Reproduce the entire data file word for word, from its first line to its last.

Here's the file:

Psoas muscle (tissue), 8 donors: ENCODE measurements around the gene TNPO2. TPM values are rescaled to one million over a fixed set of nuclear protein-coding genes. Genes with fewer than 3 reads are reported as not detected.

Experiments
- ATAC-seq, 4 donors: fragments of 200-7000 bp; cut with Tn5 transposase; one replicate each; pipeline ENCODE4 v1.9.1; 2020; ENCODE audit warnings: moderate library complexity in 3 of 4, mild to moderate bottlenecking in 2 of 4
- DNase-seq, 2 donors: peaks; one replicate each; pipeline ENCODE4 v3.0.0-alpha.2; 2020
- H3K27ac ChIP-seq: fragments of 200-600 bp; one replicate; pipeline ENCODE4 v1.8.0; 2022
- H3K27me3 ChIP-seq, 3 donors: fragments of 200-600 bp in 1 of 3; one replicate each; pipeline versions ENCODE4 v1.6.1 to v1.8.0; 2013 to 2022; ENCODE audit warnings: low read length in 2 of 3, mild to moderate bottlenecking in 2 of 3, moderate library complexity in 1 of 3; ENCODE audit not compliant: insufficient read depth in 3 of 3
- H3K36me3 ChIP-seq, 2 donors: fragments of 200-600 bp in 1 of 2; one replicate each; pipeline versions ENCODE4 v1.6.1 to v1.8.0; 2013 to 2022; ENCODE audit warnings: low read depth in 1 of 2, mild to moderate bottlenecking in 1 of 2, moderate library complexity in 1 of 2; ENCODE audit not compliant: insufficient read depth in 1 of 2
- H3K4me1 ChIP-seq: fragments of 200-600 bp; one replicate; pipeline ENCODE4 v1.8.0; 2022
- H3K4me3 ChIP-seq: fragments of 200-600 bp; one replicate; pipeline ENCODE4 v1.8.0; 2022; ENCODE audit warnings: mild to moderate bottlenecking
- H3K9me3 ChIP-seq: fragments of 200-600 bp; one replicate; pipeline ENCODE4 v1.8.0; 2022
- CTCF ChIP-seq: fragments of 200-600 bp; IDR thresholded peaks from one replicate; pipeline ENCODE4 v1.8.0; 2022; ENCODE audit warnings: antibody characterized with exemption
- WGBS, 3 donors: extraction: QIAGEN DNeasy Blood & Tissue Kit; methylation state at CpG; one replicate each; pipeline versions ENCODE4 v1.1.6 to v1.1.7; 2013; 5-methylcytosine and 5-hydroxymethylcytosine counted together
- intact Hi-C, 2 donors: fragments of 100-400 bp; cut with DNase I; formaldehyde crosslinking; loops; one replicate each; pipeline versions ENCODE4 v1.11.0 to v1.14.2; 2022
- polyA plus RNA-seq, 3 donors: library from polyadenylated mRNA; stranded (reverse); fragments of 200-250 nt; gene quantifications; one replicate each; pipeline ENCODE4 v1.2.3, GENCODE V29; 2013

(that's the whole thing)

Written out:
Psoas muscle (tissue), 8 donors: ENCODE measurements around the gene TNPO2. TPM values are rescaled to one million over a fixed set of nuclear protein-coding genes. Genes with fewer than 3 reads are reported as not detected.

Experiments
- ATAC-seq, 4 donors: fragments of 200-7000 bp; cut with Tn5 transposase; one replicate each; pipeline ENCODE4 v1.9.1; 2020; ENCODE audit warnings: moderate library complexity in 3 of 4, mild to moderate bottlenecking in 2 of 4
- DNase-seq, 2 donors: peaks; one replicate each; pipeline ENCODE4 v3.0.0-alpha.2; 2020
- H3K27ac ChIP-seq: fragments of 200-600 bp; one replicate; pipeline ENCODE4 v1.8.0; 2022
- H3K27me3 ChIP-seq, 3 donors: fragments of 200-600 bp in 1 of 3; one replicate each; pipeline versions ENCODE4 v1.6.1 to v1.8.0; 2013 to 2022; ENCODE audit warnings: low read length in 2 of 3, mild to moderate bottlenecking in 2 of 3, moderate library complexity in 1 of 3; ENCODE audit not compliant: insufficient read depth in 3 of 3
- H3K36me3 ChIP-seq, 2 donors: fragments of 200-600 bp in 1 of 2; one replicate each; pipeline versions ENCODE4 v1.6.1 to v1.8.0; 2013 to 2022; ENCODE audit warnings: low read depth in 1 of 2, mild to moderate bottlenecking in 1 of 2, moderate library complexity in 1 of 2; ENCODE audit not compliant: insufficient read depth in 1 of 2
- H3K4me1 ChIP-seq: fragments of 200-600 bp; one replicate; pipeline ENCODE4 v1.8.0; 2022
- H3K4me3 ChIP-seq: fragments of 200-600 bp; one replicate; pipeline ENCODE4 v1.8.0; 2022; ENCODE audit warnings: mild to moderate bottlenecking
- H3K9me3 ChIP-seq: fragments of 200-600 bp; one replicate; pipeline ENCODE4 v1.8.0; 2022
- CTCF ChIP-seq: fragments of 200-600 bp; IDR thresholded peaks from one replicate; pipeline ENCODE4 v1.8.0; 2022; ENCODE audit warnings: antibody characterized with exemption
- WGBS, 3 donors: extraction: QIAGEN DNeasy Blood & Tissue Kit; methylation state at CpG; one replicate each; pipeline versions ENCODE4 v1.1.6 to v1.1.7; 2013; 5-methylcytosine and 5-hydroxymethylcytosine counted together
- intact Hi-C, 2 donors: fragments of 100-400 bp; cut with DNase I; formaldehyde crosslinking; loops; one replicate each; pipeline versions ENCODE4 v1.11.0 to v1.14.2; 2022
- polyA plus RNA-seq, 3 donors: library from polyadenylated mRNA; stranded (reverse); fragments of 200-250 nt; gene quantifications; one replicate each; pipeline ENCODE4 v1.2.3, GENCODE V29; 2013